The Lottery, By Shirley Jackson Essay, Research Paper
by Shirley Jackson
The Lottery, by Shirley Jackson, is about a small-minded village that savors on tradition. The town holds a lottery once a year where all the families gather around in a big crowd in the Village Square. The lottery is conducted by Mr. Summers, a man who often leads the town’s activities such as square dances, Halloween parties, charities, etc. In the crowd, wives gabber about the daily gossip. Fathers chat about tractors, crops, and taxes, while the kids playfully gather small smooth stones, piling them in a clearing behind the crowd.
Mr. Summers calls their attention to get the lottery started, and the scattered family members hurry about and find each other. Mr. Summers brings out an old black box that has been used for the lottery even before Old Man Warner (the oldest man in town) was born. Back in the days when the village was a lot smaller, pieces of wood chips were used to put in the box. However, since the village ws growing, they discovered to use paper slips instead. Mr. Summers mixed up the paper slips in the box with his hand while reciting some long ritual that had been used ever since the lottery was founded. During the recital, kids looked innocently about, the voice of people talking was kept at a low whisper, but the majority held their tongue with heavy nervous thoughts on their mind. Finally, Mr. Summers started calling out each family’s name that lived in the village, having the head of each family put their hand in the box and tightly grab a slip of paper which was not to be opned until each family had received their slips. Once the papers were distributed, the families opened their slips. An uproar of questions about whom had “gotten it” came swiftly through the crowd. In a matter of minutes, it was found that the Hutchinson family picked the plain white slip with the coal-black dot drawn in the center.
A burst of objection came from Terri Hutchinson (the wife), pleading with Mr. Sumers to do the lottery over again. He explained, as it was always known, that everyone got a fair chance at picking his or her own slip from the black box. Mr. Summers took the slip with the balck dot and four blank slips back into the box. Bill Hutchinson, Terri, and their three small children each put their hands back into the box and picked a slip. The crowd circulated around Terri, gathering stones in both hands. The cries from Terri held no avail as the crows came upon her.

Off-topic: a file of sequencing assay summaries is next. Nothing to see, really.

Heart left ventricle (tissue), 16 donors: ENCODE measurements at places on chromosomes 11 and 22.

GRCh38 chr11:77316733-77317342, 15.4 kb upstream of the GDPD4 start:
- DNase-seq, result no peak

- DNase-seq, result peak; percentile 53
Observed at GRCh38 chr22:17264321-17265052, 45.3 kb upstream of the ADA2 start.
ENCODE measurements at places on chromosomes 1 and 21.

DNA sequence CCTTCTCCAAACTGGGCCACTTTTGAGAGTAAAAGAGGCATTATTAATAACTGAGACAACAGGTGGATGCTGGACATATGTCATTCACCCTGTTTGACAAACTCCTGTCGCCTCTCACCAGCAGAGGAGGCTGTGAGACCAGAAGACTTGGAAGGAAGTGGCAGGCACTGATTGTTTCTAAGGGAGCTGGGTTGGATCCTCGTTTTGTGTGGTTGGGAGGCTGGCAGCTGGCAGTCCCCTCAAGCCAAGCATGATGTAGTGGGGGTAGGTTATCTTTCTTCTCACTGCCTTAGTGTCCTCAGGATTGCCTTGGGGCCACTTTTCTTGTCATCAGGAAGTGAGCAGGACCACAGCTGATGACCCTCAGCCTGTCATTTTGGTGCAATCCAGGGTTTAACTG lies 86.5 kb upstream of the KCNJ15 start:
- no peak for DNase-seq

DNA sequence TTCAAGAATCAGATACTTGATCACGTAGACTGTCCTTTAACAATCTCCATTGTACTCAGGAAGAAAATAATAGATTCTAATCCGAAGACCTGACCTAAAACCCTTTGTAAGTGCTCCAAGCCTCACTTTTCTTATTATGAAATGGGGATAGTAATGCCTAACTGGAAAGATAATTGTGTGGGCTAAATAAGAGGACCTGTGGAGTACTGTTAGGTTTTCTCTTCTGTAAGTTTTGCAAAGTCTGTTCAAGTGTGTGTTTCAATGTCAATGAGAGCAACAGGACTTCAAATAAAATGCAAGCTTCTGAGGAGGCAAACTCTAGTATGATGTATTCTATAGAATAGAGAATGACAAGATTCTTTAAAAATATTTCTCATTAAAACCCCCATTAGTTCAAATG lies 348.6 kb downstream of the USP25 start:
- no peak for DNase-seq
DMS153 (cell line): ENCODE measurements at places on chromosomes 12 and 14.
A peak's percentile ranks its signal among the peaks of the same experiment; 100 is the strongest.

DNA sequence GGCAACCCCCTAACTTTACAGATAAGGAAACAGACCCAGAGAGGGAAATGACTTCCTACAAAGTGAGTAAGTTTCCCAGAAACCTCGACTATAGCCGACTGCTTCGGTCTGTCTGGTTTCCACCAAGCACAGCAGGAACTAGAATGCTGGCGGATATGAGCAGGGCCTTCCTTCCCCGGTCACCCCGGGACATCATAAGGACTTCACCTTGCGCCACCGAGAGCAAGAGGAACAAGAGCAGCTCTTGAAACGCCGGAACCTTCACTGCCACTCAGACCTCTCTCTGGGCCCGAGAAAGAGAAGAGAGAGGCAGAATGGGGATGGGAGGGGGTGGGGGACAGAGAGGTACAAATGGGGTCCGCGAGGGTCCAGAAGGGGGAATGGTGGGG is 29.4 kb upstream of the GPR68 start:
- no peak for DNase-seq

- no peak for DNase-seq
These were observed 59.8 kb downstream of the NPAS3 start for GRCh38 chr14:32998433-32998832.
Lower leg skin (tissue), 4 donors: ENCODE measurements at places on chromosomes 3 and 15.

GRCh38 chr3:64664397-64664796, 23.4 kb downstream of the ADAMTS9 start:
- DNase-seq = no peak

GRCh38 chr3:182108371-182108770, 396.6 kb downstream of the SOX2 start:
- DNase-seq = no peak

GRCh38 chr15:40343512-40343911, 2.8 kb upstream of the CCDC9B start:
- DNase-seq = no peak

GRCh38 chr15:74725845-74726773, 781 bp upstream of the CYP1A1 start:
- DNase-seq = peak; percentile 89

A town that goes to church, celebrates holidays, holds dances, and seems to niche together as a whole, performs an execution by stoning once a year? How can such a village support such a nomadic act? Why was this ritual invented, and for what purpose does it serve? These questions were not answered in the story, but left to our imagination instead. This town act of stoning is similar to the acts of tribal rituals, accounted for in long ago tales. The tribe would sacrifice one member, despite their age or sex, to death for their “God(s).” It ws believed if they kept sacrificing, the tribe would have a prosperous year. Could this in some way yarn in with the villages’ religious beliefs? On the other hand, maybe they strictly study Christain methods and make one person die for the town’s sins. The people obey the religois beliefs that have endured in their town foe decades but do they fear change?
I would have liked Shirley Jackson to have explained more about how the town operated and to be given a description about what the throwers were thinking when they held the stone in their hands. Did they know it was morally wrong, but felt no completion to stop it because they weren’t the victims this year? Could the villagers be oblivios to the fact that they might get that fatal slip one-day? Maybe they accepted that someone is picked for the lottery every year, but when their time comes, they’ll decide to speak up, just like Terri did. But at that time, they will be spared.
Does the chosen one always cry and plea “its not fair” right before they’re executed? If Terri felt just opposition to the lottery, why didn’t she move her family out of the town a long time ago? Does not one of the townspeople feel remorse and guilt for killing someone? For this, I’m not sure. If one person felt remorse, he may be inclined not to say so in fear of what the town might think. But if there were a group of people who felt this way, maybe secretly discussing their feelings, they would have organized a town meeting. Saying that if they all felt wrong they would have stopped it already. It was mentioned in the story by Old Man Warner that other villages were practicing the same methods, but that the practice was quickly declining, which he thought absurd. Nevertheless, its has yet to stop and people are still being killed.
In every part of the world, there are different cultures, beliefs, and ways of doing things. Old traditions die hard, especiallyfor a small village of only three hundred people. Who knows why it was invented? Religon and tradition may play a big part of a sadistic ritual performed by the people who die from it. They call it the Lottery.
The Lottery, by Shirley Jackson